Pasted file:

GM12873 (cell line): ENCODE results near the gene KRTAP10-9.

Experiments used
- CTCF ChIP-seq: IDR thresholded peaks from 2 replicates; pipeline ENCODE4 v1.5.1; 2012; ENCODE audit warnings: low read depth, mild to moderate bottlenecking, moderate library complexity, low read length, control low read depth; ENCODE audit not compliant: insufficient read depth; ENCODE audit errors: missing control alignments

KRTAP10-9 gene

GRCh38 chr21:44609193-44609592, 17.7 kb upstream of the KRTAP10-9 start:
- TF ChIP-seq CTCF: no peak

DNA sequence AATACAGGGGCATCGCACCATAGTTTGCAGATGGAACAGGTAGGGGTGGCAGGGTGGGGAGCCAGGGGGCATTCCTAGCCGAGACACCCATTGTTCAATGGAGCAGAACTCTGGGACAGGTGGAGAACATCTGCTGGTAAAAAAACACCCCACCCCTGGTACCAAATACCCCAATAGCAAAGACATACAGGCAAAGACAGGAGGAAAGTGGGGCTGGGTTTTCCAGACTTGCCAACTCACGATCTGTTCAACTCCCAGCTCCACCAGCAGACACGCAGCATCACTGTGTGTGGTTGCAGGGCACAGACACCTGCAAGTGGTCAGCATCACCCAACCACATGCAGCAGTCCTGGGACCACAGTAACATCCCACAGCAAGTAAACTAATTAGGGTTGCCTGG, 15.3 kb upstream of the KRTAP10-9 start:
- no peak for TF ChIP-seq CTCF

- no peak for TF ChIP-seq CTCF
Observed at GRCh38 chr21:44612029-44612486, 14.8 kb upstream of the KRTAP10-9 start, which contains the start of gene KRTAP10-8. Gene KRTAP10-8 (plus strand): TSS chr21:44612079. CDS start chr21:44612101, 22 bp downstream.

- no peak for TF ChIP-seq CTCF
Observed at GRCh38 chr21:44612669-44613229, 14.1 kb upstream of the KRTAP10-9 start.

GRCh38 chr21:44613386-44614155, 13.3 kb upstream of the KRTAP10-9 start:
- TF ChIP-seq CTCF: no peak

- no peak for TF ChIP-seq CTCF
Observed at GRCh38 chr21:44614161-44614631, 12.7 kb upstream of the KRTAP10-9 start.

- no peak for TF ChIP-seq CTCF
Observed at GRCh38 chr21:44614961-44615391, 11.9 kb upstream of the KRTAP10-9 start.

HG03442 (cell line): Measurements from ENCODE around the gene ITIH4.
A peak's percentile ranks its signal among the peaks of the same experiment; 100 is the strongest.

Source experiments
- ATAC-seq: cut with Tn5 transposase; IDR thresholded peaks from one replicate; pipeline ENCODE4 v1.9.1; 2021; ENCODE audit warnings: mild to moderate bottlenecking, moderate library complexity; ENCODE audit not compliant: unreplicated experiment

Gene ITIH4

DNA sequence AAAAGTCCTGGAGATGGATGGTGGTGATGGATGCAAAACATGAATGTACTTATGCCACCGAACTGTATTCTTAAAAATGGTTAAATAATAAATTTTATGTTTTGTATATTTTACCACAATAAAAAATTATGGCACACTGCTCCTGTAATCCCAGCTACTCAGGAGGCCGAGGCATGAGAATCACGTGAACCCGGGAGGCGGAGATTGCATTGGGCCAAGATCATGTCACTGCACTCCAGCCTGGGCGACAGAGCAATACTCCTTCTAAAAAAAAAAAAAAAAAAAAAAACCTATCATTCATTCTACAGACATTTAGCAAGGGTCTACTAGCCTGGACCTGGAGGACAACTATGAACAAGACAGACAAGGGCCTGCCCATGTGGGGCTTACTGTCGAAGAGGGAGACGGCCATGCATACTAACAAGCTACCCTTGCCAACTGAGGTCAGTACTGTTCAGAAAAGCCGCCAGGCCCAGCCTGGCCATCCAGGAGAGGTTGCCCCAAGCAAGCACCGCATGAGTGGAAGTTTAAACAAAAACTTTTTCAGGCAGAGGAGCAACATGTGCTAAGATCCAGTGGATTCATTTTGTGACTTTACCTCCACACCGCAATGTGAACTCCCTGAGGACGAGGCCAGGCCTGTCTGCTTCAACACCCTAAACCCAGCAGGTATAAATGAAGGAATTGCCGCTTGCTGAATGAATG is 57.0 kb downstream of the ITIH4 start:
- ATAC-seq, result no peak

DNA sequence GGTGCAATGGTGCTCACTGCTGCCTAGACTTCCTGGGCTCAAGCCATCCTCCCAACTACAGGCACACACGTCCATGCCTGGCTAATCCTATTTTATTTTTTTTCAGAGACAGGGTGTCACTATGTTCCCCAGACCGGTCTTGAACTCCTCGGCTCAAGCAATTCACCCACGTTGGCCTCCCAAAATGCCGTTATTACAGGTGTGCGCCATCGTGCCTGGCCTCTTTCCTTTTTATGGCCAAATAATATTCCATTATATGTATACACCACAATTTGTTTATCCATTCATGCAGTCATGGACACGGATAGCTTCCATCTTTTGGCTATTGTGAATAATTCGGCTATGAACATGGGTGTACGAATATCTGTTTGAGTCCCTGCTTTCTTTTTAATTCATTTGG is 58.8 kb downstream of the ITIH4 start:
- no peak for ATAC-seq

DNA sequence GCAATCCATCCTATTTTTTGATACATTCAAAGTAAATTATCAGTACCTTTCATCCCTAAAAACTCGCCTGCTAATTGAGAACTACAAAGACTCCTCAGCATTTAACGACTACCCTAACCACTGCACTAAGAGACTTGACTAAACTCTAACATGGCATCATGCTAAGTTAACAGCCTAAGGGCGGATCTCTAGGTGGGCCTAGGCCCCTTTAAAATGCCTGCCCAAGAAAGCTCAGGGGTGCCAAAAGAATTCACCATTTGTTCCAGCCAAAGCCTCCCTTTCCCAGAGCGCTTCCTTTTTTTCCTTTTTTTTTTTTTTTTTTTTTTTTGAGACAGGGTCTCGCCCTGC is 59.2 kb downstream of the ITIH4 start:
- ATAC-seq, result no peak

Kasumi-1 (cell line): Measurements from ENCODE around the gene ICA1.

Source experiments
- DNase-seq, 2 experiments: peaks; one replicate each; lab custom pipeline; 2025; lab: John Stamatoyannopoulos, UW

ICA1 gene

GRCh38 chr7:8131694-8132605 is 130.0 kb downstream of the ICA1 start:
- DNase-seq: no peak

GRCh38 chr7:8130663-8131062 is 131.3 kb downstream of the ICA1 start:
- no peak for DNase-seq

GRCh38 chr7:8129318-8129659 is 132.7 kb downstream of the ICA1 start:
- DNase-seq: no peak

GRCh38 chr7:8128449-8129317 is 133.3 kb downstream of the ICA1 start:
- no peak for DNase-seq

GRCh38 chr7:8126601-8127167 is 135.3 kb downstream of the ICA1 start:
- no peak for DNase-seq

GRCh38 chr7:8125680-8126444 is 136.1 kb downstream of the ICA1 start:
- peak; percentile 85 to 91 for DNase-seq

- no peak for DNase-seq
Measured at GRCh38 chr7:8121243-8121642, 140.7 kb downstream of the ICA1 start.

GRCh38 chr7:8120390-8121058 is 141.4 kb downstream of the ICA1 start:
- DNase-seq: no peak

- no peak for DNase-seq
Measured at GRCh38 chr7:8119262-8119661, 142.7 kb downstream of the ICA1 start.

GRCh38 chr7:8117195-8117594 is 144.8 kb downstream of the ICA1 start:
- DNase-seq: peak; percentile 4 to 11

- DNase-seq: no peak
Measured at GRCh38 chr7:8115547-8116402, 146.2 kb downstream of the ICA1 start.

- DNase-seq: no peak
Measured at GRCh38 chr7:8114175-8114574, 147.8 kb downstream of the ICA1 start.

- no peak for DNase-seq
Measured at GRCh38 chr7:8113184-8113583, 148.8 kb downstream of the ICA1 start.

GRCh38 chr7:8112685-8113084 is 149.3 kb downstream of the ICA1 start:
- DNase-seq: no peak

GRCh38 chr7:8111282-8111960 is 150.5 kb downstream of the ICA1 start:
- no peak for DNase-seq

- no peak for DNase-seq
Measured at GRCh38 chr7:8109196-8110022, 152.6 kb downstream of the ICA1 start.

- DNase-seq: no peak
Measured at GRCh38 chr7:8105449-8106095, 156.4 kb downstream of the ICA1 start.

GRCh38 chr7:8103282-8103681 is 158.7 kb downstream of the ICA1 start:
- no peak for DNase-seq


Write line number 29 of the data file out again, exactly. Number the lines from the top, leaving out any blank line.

- ATAC-seq, result no peak